Will Another Rate Cut Be Enough?

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WASHINGTON - With job cuts, a credit crunch, and gas and food prices on the rise, Americans are responding by trimming their spending. So, today, the Federal Reserve once again is taking action.

But will it be enough to calm growing concerns about a possible recession?

Yet Another Rate Cut

Like a doctor in a clinic, policy makers at the Federal Reserve have been examining recent economic challenges. Today they prescribed what may or may not help the economy stay on track.

The Fed continued its rate-slashing trend by cutting the key interest rate by 3/4 a percentage point.

In January alone, the Fed cut the rate by 1.25 points - the biggest monthly reduction in 25 years.

President Bush says the government is keeping close tabs on the economy given the recent spate of bad news.

"In the long run, our economy's going to be fine. Right now, we're dealing with a difficult situation," Bush said.

The dollar is sinking and consumer confidence is slipping with falling home values and rising defaulting mortgage loans which has dried up the market for credit.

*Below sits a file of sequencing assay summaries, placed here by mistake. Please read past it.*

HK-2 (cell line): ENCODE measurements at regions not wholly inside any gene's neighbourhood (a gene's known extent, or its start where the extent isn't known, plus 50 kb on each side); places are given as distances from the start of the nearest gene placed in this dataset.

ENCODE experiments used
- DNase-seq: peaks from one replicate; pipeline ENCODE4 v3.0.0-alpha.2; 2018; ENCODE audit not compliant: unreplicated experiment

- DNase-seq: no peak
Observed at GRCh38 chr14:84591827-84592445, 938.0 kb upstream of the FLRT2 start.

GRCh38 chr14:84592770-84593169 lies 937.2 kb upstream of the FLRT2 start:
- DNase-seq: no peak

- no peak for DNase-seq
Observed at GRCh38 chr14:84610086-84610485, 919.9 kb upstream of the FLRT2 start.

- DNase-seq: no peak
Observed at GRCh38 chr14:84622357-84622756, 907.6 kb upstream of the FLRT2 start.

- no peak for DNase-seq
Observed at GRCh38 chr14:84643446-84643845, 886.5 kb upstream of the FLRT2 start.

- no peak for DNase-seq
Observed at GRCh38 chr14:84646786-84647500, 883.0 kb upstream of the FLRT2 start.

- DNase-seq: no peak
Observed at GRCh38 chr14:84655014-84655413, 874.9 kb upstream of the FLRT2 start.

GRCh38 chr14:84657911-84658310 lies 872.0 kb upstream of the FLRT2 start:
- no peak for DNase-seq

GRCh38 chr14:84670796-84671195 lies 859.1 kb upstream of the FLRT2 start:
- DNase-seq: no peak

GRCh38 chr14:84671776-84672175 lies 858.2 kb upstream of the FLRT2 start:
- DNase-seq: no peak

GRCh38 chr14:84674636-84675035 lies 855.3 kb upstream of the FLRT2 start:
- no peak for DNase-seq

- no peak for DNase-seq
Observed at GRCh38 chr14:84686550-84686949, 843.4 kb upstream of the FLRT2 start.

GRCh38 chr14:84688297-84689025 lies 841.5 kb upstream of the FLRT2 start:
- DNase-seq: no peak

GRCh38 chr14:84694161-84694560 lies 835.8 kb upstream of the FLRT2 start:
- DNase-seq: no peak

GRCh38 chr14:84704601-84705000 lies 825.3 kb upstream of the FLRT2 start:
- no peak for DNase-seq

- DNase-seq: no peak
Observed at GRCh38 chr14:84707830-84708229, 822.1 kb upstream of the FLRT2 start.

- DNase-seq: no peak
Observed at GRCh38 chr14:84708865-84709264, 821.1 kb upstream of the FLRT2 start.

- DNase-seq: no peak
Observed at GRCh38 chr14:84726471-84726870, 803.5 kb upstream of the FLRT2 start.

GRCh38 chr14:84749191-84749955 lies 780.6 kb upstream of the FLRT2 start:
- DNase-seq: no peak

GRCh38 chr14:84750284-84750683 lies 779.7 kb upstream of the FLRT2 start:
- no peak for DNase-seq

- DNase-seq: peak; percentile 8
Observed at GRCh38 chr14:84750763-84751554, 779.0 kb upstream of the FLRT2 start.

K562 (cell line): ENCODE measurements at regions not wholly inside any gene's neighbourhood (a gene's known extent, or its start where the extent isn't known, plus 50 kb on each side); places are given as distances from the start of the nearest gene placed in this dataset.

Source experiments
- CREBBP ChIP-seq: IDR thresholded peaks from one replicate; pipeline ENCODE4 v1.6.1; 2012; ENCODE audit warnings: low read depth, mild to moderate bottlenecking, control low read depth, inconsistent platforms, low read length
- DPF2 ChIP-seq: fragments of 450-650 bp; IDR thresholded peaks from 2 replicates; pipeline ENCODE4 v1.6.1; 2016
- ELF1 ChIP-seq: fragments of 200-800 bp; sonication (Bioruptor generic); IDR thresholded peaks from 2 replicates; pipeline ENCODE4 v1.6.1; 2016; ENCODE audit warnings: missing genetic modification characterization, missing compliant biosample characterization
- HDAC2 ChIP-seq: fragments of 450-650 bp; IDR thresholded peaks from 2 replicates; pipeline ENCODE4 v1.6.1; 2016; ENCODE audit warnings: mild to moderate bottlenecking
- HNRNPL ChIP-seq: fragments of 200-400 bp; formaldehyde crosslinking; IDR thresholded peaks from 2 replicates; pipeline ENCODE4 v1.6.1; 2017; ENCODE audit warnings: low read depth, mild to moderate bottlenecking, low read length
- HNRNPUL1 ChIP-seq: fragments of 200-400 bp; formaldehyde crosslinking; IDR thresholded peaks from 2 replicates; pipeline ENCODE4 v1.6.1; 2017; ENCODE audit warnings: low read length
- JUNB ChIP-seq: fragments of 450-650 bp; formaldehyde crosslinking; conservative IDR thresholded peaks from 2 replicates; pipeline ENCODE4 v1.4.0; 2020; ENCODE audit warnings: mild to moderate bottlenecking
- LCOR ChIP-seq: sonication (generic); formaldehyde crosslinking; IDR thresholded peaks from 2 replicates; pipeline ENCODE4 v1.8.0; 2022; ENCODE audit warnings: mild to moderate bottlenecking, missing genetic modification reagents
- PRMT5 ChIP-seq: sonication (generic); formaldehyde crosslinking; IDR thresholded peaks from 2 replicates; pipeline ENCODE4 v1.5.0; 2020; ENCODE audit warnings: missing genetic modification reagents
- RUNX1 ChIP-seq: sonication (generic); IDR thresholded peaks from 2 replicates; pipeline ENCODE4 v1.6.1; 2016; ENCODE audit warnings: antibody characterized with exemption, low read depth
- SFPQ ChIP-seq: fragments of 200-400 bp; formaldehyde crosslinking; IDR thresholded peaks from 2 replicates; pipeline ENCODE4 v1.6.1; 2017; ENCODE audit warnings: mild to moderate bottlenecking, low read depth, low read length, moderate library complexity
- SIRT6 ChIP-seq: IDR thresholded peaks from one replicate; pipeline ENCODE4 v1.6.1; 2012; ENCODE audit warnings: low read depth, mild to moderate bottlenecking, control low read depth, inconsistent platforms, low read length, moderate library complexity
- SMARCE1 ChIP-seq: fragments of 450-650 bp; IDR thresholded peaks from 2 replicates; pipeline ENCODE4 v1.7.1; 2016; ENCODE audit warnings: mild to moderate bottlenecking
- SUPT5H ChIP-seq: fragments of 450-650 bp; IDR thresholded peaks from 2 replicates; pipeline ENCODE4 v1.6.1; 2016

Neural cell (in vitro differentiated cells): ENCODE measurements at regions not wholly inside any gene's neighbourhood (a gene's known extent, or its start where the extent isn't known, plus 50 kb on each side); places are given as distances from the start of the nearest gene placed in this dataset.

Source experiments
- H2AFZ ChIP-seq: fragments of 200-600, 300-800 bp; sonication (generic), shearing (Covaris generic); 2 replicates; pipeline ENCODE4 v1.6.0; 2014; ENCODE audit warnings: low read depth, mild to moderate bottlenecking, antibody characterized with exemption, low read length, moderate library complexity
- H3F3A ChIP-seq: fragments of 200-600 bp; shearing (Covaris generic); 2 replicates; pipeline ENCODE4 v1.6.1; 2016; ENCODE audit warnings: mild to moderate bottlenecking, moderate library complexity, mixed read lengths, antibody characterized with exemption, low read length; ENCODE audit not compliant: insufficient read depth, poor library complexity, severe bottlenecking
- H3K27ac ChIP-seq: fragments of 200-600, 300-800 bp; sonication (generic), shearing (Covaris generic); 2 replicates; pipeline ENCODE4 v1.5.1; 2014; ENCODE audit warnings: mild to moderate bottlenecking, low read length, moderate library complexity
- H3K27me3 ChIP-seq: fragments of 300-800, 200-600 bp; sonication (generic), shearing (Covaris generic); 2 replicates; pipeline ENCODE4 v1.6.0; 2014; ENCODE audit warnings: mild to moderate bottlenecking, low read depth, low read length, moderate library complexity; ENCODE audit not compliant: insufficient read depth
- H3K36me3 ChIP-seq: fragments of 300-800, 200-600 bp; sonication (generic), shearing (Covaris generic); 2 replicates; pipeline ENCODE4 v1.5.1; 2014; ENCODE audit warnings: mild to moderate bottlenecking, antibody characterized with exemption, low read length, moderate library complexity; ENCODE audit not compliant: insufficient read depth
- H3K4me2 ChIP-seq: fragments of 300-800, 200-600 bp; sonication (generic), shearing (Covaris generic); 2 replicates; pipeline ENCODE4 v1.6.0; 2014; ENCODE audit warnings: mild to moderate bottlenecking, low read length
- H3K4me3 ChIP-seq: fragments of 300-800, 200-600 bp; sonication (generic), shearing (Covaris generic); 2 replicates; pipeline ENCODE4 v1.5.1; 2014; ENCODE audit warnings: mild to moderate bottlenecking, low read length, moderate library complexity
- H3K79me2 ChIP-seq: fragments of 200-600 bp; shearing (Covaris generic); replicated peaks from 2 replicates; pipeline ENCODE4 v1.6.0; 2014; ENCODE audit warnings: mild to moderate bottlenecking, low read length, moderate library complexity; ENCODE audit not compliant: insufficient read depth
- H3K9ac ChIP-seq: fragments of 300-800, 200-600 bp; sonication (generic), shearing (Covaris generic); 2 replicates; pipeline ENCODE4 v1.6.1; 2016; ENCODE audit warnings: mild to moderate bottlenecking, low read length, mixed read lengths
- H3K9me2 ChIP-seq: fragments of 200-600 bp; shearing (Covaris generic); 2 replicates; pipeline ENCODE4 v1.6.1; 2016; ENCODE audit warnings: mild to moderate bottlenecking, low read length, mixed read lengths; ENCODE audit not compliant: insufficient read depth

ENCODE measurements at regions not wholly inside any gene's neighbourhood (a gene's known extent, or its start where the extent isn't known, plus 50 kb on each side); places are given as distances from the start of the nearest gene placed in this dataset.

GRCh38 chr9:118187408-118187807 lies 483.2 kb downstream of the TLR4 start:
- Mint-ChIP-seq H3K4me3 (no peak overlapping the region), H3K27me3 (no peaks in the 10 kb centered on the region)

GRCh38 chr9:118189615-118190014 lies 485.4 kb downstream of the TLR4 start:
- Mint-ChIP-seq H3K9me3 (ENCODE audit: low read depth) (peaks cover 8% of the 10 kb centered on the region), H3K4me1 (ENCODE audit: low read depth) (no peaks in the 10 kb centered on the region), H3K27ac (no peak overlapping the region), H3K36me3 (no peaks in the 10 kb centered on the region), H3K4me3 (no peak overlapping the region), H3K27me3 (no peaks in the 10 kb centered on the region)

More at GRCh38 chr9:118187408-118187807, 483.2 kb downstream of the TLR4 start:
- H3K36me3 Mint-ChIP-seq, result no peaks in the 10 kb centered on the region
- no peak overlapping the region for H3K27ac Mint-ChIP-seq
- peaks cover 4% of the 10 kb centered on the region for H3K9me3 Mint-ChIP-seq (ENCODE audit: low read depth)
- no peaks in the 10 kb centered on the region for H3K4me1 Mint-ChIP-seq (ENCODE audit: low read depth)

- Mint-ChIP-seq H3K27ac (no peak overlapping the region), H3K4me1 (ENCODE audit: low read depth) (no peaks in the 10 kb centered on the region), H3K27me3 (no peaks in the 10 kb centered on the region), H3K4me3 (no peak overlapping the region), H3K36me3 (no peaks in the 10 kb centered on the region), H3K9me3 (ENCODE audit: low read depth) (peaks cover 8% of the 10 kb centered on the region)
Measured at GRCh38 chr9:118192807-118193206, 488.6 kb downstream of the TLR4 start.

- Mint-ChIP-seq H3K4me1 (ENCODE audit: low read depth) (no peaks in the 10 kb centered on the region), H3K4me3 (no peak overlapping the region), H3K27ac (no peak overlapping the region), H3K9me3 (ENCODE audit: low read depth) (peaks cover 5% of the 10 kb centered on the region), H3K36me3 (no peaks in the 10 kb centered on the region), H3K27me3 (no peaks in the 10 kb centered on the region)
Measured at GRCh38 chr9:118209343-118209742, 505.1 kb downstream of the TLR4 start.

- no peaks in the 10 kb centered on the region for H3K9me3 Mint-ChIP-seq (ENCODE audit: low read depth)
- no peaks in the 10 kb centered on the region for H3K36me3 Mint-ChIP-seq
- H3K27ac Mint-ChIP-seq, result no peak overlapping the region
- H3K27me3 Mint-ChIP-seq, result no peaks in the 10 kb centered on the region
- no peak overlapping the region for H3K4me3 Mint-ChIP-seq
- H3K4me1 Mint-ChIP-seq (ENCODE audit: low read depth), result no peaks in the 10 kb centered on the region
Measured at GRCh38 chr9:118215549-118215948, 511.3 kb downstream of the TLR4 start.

Bear Stearns

The latest victim is Wall Street's fifth largest investment bank Bear Stearns.

The government helped negotiate its sale to J.P. Morgan chase for the bargain basement price of $2 a share.

"It's the job of regulators to come together in times of financial stress and to take action that protects our capital markets," Secretary of the Treasury Henry Paulson said.

The Fed and other economic policy advisors have been working in overdrive to keep the troubled mortgage market that triggered multi-billion dollar losses from threatening the financial system.

"The Fed realized how connected Bears Stearns is throughout the rest of the market. And so if there's a freeze on assets we would have a really serious depletion of liquidity in the markets," said Susan Phillips of the George Washington University School of Business.

And that has some market watchers wondering which banks, like Bear Stearns, may be next.

"It's a very tragic occurrence but I think it's just the beginning," Bear Stearns employee Stephen Raphael

Not only has people on Wall Street concerned, but those on Main Street too.

Investment advisor Jesse Brown said, "The biggest mistake people make is operating out of fear as opposed to thoughtful investment process."

Even though the Fed has worked aggressively to ease those concerns from spreading, it's still unclear just how much the Fed's actions will help to keep the U.S. economy and the global financial system in check.

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